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Friday, April 5, 2013

Feedback Form to Time Warner Cable

I have so many things that I would like to blog about. At the top of my list is a recap from our recent trip to the beach for Christopher's FIRST MARATHON! Team Timmons blogged about it...twice! and I need to as well. Instead, I spent my evening after work today writing to Time Warner Cable. To make it worth it and compensate for the lost blog post, I am sharing my feedback submission with you below. This is pasted directly from their feedback form with only one change - I censored what we pay for cable because, quite frankly, it's a little embarrassing. So without further ado, I bring you my feedback: 

I got a phone call this morning from TWC. I didn't catch the woman's name but she was trying to sell the signature package. She didn't ask if I was interested but just jumped in and explained it. She was nice enough and thorough in her explanation. She got to the end of her pitch and told me we were paying $XXX before tax and this signature package would be $XXX before tax. Then asked me if I wanted to switch over. 

Here's some background on my household. I don't care that much about TV. There are a few shows that I enjoy watching but I could do without them or catch them on Hulu. If I could choose my dream cable package it would be the network stations, whatever channel Breaking Bad comes on, maybe HBO & Showtime, and DVR. So, like, seven? eight? channels. My husband is the one that likes TV and we actually JUST had a conversation (which my husband started) about maybe cutting back on the cable. We use the internet - we don't have any problems with our current service. We have a phone - it rings - I typically don't answer it. I never pay attention to our answering machine and, to date, I have not been burned by that. Additionally, I think it's basically stupid to sign up for something over the phone that you have not researched. It's all "It's only another five dollars" NOW - but then it goes up $20 in two months -- but nobody would mention that over the phone! That would be silly! People wouldn't sign up. And people don't think to ask questions like that. "Five dollars? Sounds good! Sign me up!" 

So - back to the story from this morning. $XXX to $XXX (before taxes, mind you). She asks me if I want to upgrade. First - are you effing kidding me?!?!? We pay THAT MUCH? EVERY MONTH??? That's our problem - not her's, so I don't even address that with her. I thank her for explaining this and tell her that I really don't pay much attention to our cable package - that my husband is the one that really likes the TV, and I asked if it would be okay if I just tell him about our conversation and have him give TWC a call if he is interested. She literally - the literal use of "literally" - laughed at me. And not just a brief chuckle. A good 10-second hearty guffaw. Then was silent for a moment. And then asked, as if I was a moron, "Well, what is it? Is it just the five dollars? I mean - you're basically paying for it anyway."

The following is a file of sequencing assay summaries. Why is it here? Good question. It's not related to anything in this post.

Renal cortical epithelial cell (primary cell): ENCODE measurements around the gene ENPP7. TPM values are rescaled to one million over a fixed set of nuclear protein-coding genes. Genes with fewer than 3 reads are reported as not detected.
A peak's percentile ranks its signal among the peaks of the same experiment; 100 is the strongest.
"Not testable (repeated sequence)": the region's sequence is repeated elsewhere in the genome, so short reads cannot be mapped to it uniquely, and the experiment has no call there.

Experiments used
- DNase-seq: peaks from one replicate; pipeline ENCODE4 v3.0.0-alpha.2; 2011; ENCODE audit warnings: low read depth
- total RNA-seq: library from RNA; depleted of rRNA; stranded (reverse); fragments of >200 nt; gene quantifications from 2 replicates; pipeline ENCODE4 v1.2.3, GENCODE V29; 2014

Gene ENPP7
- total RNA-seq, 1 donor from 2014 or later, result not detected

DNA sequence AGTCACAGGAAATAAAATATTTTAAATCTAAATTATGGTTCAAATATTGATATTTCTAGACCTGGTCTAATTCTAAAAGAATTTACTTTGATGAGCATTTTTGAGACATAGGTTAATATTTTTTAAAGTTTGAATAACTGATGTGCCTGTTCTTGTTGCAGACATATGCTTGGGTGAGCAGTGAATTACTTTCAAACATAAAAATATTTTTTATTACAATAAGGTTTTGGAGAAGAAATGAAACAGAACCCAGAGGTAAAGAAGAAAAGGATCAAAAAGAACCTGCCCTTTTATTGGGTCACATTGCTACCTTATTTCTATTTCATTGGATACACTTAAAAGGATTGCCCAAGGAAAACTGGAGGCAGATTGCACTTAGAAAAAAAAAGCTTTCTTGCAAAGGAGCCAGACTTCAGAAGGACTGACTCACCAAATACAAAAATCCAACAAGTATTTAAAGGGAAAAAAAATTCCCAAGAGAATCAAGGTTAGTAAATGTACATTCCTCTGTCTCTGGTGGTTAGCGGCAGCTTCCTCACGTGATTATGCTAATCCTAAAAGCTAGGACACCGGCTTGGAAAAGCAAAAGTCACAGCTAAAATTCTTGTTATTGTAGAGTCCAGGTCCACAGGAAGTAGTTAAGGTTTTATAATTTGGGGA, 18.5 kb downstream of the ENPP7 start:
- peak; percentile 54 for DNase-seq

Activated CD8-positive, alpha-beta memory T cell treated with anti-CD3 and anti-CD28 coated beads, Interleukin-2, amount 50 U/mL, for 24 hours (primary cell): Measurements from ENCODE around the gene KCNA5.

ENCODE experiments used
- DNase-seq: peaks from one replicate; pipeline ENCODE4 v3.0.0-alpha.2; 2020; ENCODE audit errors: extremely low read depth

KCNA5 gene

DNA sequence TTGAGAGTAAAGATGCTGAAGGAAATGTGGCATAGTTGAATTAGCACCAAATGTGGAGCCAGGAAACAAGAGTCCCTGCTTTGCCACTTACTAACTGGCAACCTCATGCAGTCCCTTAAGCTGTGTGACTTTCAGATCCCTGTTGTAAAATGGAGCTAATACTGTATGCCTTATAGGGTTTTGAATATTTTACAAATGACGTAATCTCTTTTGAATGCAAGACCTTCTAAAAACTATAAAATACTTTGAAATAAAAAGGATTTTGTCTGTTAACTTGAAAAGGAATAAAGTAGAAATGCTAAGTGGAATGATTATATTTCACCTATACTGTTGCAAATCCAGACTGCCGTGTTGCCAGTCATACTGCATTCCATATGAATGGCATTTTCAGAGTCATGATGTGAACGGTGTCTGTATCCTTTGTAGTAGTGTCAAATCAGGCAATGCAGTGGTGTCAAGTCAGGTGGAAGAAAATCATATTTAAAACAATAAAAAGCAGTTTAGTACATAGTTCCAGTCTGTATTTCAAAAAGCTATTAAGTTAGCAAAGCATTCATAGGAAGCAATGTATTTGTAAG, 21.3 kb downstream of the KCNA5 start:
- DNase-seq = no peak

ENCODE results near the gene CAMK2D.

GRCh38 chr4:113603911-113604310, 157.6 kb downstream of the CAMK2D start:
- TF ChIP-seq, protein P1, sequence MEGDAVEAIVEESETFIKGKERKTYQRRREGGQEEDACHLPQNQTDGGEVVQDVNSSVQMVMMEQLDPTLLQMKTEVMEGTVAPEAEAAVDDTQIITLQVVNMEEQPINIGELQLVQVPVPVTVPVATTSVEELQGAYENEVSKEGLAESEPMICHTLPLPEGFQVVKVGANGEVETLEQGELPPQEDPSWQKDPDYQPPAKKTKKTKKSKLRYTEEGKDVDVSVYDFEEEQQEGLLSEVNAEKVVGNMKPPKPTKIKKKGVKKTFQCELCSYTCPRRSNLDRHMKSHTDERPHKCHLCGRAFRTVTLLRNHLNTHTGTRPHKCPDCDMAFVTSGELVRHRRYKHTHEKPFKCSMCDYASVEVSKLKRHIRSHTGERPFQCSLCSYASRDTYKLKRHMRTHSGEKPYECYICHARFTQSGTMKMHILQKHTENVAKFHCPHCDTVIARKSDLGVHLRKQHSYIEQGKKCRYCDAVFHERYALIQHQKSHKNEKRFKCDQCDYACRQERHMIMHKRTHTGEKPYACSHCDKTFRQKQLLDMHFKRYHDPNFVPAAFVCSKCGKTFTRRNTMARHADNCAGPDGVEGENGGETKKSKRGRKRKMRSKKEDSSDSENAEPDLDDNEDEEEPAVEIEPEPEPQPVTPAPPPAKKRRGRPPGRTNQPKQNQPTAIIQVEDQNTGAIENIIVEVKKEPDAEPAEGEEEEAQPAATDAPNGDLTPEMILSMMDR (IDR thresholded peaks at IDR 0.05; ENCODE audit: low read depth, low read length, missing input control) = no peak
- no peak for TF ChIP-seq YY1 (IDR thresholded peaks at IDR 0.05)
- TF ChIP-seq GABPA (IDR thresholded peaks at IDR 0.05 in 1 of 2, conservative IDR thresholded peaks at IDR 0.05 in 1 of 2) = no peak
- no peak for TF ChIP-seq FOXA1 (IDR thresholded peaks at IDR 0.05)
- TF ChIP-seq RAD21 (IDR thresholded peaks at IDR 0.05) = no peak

Excuse me? 

Let me tell you one of the things I hate most about myself. It's that I let people throw me off guard too much and that I err on the side of caution and polite (except when it comes to written correspondence to customer service, obviously). I was trying to be polite. Because really, the two options we were dealing with this morning were "hells no" and "let me see if my husband is interested." "Yes" was not in any way on the table. Please refer back to "I don't care about TV" and "Five dollars now, $20 in two months." 

Seriously, when would it EVER be appropriate to laugh at, and essentially make fun of, one of your customers? 

P.S. Your dropdown menu above includes Kudos, Suggestions, Programming, Products and Services, Channel Requests, and TWC Websites. In order to make this feedback form true and relevant, here is my "suggestion": Everyone I know has used TWC at some point. I see my friends, and even strangers, routinely talk about TWC on social media. You need a "Complaints" option. And the fact that it defaults to "Kudos" is cute. Oh, and let's not forget this suggestion - DON'T LAUGH AT YOUR CUSTOMERS.